Moments after Melaine Oudin finally put Maria Sharapova away after 2 hours and 58 minutes in another stunning upset, Sharapova strolled toward the women’s locker room with her usual confident strut. Sharapova brushed by a handler who was explaining to a perplexed Serena Williams why she was getting an 11 a.m. start time tomorrow morning, well outside a marquee start time. Sharapova didn’t show the slightest bit of disappointment until she got to the locker room door and then grimaced and closed her eyes. Hardly tears, but still, another disappointment: in her last three U.S. Opens she’s lost to a 16-year-old, missed out due to an injury, and today, lost to a 17-year-old.
Sharapova is in many ways representative of women’s tennis over the last few years. She’s a player with inestimable talent, she’s got three Grand Slams in her back pocket. But because of injuries–and arguably, indifference–she hasn’t become the player we quite thought she would.
A few minutes after Sharapova entered the locker room, Melanie Oudin headed toward the women’s locker room. She smiled brightly and gave a forceful high-five to the security guard standing outside the door.
At the moment, it appears she’s been the breakthrough talent the women’s game has been waiting for.
For the last three years that we’ve been covering the Open, we’ve never seen a first week tournament-stopper quite like this match. When Oudin finally hit a forehand winner that will–even more than her win over Dementieva–establish her as a national name, the entire press room stared at televisions and marveled at a celebration on court. It was an event.
In many ways, it was a match Sharapova gave away. She hit into a staggering 21 double faults. She gave Oudin 26 chances to break her serve. (Oudin converted a relatively low 31 percent of them.) But Oudin didn’t go away. She wasn’t unnerved, even though she was playing on broadcast television with raised expectations and against a former champion. Though Oudin herself was broken 8 times, she broke Sharapova 8 times and found herself staying around in points long enough for Sharapova to finally make a mistake (63 unforced errors).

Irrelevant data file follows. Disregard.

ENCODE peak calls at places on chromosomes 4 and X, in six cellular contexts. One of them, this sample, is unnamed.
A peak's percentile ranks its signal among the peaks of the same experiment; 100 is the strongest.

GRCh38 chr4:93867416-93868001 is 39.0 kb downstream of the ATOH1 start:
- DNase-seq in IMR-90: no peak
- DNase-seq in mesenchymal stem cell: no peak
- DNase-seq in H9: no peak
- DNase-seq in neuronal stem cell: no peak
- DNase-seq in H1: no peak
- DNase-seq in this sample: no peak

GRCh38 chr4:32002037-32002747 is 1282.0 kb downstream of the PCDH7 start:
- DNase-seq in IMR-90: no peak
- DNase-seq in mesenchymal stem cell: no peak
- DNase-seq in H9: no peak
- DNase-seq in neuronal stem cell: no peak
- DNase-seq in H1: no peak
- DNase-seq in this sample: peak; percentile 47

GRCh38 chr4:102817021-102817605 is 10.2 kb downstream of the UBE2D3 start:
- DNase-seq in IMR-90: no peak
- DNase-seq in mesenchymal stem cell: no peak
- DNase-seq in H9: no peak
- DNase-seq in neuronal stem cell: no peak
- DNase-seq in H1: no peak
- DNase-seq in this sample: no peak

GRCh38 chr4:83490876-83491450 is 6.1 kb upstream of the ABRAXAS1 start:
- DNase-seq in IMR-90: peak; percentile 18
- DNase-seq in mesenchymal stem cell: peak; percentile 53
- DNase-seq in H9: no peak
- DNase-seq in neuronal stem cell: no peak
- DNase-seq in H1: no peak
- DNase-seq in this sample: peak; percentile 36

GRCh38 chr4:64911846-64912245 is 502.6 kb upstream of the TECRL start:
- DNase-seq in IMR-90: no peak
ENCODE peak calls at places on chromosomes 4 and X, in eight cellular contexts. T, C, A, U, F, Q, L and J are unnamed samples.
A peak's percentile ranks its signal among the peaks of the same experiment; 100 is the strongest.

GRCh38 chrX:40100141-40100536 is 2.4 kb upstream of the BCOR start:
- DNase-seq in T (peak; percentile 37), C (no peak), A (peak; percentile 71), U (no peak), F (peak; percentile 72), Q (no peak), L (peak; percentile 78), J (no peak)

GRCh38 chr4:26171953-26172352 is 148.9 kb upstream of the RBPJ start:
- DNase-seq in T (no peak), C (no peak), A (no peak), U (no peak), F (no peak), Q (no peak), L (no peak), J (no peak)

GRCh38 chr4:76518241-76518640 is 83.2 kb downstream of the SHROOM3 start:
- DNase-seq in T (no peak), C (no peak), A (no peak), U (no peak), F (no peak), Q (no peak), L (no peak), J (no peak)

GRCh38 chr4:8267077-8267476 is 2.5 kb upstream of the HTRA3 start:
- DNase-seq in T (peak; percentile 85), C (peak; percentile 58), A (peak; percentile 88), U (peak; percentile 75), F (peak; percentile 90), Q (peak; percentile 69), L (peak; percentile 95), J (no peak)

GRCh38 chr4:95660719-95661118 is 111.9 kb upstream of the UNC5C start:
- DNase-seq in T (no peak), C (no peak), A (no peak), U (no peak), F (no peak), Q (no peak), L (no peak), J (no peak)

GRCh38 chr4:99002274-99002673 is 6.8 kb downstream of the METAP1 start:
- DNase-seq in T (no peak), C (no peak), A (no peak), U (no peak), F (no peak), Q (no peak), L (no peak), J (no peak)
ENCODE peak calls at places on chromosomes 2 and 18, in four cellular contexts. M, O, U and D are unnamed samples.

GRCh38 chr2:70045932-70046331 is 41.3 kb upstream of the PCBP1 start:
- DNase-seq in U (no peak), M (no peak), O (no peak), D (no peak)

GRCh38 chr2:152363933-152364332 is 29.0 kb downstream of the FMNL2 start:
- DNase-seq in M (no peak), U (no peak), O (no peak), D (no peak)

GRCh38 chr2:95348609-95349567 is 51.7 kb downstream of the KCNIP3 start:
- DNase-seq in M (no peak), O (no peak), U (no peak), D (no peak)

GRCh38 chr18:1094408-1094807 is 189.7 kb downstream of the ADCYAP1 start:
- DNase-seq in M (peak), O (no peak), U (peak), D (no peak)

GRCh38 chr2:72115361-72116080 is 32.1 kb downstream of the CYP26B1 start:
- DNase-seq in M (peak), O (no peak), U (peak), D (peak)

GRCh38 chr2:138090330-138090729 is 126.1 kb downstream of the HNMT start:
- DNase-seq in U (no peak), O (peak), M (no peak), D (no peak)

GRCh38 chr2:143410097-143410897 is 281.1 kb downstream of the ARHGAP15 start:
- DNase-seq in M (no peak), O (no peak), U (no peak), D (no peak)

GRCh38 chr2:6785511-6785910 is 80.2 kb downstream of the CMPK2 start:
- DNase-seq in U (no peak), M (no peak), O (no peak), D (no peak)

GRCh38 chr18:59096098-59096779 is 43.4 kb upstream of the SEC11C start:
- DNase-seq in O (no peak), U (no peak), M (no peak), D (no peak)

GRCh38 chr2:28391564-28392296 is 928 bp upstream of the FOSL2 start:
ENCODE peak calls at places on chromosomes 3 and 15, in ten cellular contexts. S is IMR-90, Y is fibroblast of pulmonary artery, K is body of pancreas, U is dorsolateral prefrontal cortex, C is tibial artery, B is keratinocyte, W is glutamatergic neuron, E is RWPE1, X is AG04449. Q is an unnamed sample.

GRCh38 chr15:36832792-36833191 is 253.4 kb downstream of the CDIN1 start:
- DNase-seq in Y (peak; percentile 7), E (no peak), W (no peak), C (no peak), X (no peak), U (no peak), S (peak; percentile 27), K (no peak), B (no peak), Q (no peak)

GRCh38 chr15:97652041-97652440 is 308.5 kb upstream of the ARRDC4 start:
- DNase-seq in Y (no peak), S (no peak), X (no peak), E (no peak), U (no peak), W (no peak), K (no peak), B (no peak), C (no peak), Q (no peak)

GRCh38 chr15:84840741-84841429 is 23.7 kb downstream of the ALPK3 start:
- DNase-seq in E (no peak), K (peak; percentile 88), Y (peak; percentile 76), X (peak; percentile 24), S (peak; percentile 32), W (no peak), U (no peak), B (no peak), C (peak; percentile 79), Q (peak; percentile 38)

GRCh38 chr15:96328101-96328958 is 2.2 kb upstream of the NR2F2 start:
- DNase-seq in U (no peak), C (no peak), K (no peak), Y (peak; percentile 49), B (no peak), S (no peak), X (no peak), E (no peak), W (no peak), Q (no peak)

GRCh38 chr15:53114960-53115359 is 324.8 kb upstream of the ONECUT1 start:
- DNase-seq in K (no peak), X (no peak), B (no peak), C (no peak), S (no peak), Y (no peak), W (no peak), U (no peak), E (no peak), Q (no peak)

When Dementieva was struggling against Oudin, she tried outpower the 17-year-old Georgian. That didn’t work. Oudin’s game and strategy didn’t give under the pressure of louder grunts and harder forehands. And for today, that’s essentially all Sharapova had to offer.
Oudin is starting to make us believe that she can actually make a real run at this tournament now. Next up: Petrova. After that: Kuznetsova. They’re both eminently winnable matches. In the semis? Maybe Safina.
For the first time since the 1997 U.S. Open (or, perhaps, the 2004 Wimbledon when Sharapova won) when Venus Williams shocked the world and reached the finals, it feels like we’ve got something really special on our hands.
She even sounds different. When players like Ana Ivanovic or Novak Djokovic were making their own names, they were asked what their professional goals were. They gave very manufactured, PR-ready responses: “I want to be the number one player in the world.”
After today’s upset, when Oudin was asked in an on-court interview what her goal ranking was, she said, “If I keep playing like this, I can get as high as…anything!”
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